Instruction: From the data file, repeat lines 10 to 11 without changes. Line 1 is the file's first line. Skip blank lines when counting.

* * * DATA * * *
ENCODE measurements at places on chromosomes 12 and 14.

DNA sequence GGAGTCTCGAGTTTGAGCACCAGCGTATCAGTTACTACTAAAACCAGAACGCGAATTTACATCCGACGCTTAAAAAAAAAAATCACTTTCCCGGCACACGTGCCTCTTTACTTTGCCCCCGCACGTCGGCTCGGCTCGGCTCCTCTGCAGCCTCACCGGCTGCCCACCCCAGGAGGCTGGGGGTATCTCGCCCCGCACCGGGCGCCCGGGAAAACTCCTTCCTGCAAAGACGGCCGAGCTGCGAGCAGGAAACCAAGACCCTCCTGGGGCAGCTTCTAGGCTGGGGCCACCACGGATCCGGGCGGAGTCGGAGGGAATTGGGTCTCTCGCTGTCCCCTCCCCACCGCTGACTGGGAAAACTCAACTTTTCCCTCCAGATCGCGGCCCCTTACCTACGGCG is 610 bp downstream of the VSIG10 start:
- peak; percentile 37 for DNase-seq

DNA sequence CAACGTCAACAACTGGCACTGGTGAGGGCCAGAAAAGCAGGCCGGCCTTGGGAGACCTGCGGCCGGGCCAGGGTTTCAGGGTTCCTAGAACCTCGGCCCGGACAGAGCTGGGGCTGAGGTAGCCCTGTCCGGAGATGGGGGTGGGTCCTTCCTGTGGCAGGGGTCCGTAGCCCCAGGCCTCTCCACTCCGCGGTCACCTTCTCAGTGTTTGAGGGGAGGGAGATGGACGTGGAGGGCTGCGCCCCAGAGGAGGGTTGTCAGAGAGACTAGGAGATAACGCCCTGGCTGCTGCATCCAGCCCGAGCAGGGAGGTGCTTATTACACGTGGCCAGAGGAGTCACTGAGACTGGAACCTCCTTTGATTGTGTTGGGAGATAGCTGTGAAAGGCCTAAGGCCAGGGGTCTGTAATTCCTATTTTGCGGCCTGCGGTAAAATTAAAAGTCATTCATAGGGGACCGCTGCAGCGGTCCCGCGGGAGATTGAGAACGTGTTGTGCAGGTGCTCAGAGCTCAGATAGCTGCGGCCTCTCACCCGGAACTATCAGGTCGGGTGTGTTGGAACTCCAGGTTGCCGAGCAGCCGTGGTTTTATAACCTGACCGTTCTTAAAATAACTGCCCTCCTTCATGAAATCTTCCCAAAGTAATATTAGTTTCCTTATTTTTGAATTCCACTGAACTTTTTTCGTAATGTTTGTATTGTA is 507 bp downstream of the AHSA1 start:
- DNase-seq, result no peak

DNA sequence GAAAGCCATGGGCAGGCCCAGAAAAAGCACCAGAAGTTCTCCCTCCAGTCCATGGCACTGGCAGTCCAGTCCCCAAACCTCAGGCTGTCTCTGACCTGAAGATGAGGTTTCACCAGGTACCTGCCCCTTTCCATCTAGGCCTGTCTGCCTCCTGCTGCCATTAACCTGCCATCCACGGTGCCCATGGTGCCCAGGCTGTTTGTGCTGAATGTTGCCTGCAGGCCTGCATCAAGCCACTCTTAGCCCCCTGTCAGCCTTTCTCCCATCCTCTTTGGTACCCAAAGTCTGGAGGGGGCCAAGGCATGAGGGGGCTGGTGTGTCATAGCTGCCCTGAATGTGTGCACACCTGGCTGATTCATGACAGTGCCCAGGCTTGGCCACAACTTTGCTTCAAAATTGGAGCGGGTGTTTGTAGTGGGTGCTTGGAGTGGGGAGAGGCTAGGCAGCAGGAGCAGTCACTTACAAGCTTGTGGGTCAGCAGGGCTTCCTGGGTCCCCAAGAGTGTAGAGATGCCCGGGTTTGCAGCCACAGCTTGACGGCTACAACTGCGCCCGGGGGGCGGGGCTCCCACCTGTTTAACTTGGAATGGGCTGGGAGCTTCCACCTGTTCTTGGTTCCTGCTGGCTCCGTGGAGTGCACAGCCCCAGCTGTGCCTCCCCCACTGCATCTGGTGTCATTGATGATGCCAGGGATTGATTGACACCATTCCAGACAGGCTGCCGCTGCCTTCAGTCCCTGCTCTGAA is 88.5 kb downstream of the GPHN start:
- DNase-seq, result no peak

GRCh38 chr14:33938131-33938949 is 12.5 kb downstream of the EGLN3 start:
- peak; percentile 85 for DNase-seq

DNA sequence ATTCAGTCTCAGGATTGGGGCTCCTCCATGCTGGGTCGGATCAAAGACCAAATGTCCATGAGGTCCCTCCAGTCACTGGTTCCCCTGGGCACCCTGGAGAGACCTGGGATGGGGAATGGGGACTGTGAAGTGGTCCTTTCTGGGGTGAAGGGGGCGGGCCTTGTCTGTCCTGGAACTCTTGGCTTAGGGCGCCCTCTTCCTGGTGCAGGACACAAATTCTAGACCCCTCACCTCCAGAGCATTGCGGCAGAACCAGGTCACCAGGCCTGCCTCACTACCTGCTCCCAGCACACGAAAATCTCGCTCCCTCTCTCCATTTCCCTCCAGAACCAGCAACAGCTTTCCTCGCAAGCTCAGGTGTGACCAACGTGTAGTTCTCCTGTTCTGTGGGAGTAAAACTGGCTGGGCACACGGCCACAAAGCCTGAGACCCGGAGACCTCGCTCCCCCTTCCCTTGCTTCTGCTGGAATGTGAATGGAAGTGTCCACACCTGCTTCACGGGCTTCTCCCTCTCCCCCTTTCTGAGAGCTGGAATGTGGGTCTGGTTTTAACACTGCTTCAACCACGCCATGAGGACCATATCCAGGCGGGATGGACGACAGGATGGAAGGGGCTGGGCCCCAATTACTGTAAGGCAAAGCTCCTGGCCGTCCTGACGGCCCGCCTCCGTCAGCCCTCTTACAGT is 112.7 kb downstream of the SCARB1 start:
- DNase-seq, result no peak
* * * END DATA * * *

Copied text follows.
DNA sequence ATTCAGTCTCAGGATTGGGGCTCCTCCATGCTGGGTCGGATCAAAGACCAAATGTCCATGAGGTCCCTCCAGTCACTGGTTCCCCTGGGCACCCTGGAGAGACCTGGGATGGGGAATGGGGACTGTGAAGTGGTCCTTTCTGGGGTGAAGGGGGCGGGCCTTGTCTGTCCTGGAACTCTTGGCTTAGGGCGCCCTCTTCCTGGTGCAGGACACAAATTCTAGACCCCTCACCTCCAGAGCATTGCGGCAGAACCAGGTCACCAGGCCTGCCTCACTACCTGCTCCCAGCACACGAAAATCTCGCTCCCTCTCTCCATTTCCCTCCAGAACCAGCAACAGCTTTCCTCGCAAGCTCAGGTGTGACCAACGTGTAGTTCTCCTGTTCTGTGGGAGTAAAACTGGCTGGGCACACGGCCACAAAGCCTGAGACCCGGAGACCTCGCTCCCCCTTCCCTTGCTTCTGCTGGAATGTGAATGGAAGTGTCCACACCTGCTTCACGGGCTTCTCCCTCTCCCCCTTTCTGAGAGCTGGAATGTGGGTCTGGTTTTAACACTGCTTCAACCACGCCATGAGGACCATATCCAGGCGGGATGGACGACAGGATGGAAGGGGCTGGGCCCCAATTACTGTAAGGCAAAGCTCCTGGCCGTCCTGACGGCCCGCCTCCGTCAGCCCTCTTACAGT is 112.7 kb downstream of the SCARB1 start:
- DNase-seq, result no peak